Snarkies gonna snark. 

lsjSnail's picture

I think your last point is most important. Controlling the game on offense, while making sure they score. I think that will give OSU's defense time to rest if the O-line can dominate.

hail2victors9's picture

How much does the Bear Raid affect OSU's offense?  Do they slow down to give their defense a few extra minutes of rest, or proceed as usual?

Those who stay will be CHAMPIONS!

~Bo Schembechler

Jabba the Hoke's picture

Proceed as usual, the Cal defense will be in the same boat. Why aren't we asking if Cal's offense will slow down to give their already weak defense a break?

Run_Fido_Run's picture

Great point!
From what I can tell, there are two main advantages to "jet":

  1. Tires out the defense. In my inexpert opinion, this advantage is overrated when "jet" teams face defenses of elite programs that have better athletes than the offense and a lot of depth. Against defenses lacking depth, though, it can cause serious stress.
  2. Forces the defense to line up immediately after the previous play. Because "jet" limits substitutions and forces defenses to line up quickly, however, it can stress any defense - including elite defenses - in another key respect . . . not only does it force certain alignments and personnel groupings that might be favorable to the offense; it allows the offense to fake like it's about to hike the ball and then make the defenders stay poised in a ready position for another 10+ seconds while the offense calls audibles or faux audibles and the QB does handclaps, etc. In particular, 280+ lb pound DLmen might have to stay suspended in a 3-pt stance for 20+ seconds, not sure when the offense is going to hike the ball.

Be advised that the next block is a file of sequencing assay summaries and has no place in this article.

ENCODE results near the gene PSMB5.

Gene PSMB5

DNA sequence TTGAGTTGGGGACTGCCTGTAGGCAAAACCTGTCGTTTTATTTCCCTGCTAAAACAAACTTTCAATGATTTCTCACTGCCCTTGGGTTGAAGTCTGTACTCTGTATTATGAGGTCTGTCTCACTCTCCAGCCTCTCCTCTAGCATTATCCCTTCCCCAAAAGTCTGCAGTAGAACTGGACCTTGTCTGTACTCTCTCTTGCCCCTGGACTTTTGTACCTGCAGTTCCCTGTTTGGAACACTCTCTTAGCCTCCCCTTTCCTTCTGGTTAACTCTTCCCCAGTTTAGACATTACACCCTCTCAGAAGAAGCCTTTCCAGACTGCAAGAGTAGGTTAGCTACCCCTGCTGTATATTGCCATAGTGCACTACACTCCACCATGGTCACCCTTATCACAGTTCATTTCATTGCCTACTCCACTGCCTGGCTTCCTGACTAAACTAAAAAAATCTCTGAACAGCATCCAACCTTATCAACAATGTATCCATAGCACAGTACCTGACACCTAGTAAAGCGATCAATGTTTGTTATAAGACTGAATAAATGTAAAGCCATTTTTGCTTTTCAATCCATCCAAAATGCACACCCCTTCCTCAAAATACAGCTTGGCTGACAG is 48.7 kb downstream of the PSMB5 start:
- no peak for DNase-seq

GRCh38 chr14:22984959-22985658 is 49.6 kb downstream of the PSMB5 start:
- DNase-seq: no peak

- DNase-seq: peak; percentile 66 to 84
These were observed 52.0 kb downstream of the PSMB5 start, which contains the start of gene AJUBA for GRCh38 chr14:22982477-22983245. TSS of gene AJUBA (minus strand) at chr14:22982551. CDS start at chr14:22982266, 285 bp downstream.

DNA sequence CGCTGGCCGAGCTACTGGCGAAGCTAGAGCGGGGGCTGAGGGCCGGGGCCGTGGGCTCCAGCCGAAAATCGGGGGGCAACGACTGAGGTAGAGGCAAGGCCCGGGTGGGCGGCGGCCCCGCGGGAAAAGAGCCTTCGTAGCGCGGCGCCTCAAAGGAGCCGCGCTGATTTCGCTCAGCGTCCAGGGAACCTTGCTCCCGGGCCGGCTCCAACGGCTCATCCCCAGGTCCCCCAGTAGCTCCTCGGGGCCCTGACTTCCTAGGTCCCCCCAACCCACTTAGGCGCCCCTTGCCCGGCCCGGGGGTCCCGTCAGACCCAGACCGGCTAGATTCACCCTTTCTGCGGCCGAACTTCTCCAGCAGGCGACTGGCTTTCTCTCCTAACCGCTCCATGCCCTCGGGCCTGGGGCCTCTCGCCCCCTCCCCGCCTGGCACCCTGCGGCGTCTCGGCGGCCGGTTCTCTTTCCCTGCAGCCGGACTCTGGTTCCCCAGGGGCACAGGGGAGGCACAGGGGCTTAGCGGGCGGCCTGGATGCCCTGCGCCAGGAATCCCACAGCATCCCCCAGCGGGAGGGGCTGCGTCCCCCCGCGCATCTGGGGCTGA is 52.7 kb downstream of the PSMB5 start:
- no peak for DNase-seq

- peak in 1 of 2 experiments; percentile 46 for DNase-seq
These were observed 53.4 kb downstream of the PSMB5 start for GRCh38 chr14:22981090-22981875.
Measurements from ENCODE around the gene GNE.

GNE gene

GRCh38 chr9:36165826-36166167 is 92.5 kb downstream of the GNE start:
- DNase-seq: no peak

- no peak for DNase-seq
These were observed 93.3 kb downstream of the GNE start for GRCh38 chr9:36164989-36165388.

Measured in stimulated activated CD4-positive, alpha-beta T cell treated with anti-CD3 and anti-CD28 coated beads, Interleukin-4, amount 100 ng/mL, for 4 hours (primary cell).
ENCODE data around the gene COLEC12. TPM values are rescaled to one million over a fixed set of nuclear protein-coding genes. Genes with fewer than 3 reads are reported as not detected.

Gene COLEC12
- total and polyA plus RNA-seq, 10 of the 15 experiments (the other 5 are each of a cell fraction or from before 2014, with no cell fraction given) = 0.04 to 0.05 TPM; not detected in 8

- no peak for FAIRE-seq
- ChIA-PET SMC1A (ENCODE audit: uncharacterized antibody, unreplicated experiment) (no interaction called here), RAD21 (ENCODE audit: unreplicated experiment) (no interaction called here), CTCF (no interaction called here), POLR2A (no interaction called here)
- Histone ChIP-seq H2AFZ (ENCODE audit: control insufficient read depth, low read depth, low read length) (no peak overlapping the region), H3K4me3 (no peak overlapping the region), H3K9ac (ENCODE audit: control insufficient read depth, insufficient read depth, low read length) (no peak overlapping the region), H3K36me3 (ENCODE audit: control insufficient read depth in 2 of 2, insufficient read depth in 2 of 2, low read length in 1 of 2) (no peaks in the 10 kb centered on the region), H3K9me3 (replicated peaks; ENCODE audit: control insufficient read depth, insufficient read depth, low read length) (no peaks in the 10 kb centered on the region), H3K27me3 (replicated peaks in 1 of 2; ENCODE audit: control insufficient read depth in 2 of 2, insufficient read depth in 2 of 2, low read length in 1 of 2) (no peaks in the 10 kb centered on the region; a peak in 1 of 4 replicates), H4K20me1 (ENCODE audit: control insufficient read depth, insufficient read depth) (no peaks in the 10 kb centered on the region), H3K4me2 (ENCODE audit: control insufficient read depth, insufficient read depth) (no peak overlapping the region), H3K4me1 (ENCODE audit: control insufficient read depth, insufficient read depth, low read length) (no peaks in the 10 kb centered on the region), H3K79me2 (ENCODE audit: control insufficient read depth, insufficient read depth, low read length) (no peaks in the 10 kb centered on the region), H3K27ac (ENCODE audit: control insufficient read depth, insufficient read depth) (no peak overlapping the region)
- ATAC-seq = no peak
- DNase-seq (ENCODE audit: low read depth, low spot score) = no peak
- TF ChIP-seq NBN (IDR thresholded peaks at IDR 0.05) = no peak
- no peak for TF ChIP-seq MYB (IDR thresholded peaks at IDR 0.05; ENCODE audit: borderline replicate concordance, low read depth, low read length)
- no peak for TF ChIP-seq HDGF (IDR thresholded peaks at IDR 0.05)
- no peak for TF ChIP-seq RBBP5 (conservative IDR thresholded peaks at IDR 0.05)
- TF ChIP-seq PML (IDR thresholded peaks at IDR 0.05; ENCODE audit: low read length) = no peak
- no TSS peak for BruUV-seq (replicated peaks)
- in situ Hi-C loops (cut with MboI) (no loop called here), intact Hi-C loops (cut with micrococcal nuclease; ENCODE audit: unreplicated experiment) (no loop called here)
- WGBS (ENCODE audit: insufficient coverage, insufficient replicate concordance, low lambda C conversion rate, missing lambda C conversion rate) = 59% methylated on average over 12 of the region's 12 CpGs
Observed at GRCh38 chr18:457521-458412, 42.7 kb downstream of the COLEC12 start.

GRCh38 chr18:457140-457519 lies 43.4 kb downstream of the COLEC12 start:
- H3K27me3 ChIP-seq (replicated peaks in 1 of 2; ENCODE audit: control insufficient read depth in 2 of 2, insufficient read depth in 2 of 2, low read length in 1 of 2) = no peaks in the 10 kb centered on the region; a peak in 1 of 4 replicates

Well, only in respect to #2 advantage above is Cal going to stress the Silver Bullets; whereas the Buckeyes slow/fast nu huddle "jet" will stress Cal's defense in both respects.

Jdadams01's picture

IMO, it will be as usual. Early on we'll mix tempo mid-series. Some downs will quick-snap, others will get to the line quickly, but hold time. And if we get a lead, Meyer will slow it down to an average tempo like he usually does. He will expect the defense to dictate tempo by getting Cal off of the field.

clogan1032's picture

That's a good question.  I would think you would want to slow it down a bit and keep Cal's offense off the field and try to disrupt Cal's offensive rhythm.  Sort of the same strategy deployed when we played Oregon.   Just don't think a shoot out is what Ohio State really wants to get into with a top offense (Statistically speaking), especially when our D still has some question marks and may not have completely shored up the soft coverage and tackling issues that have plagued this team in the past.

Knarcisi's picture

Very good question.  I think you'll see us change pace quite often like we usually do.  Very fast at times, more moderate at others.  I think if we get and build a lead, you'll see us slow it down a bit.

bucks_4_life's picture

this will be a good test for our defense. Im excited for this game. I'd love to see a couple pick 6's and a few big offensive touchdowns. I predict a breakout game by dontre this week. Cal doesn't have the speed to contain him.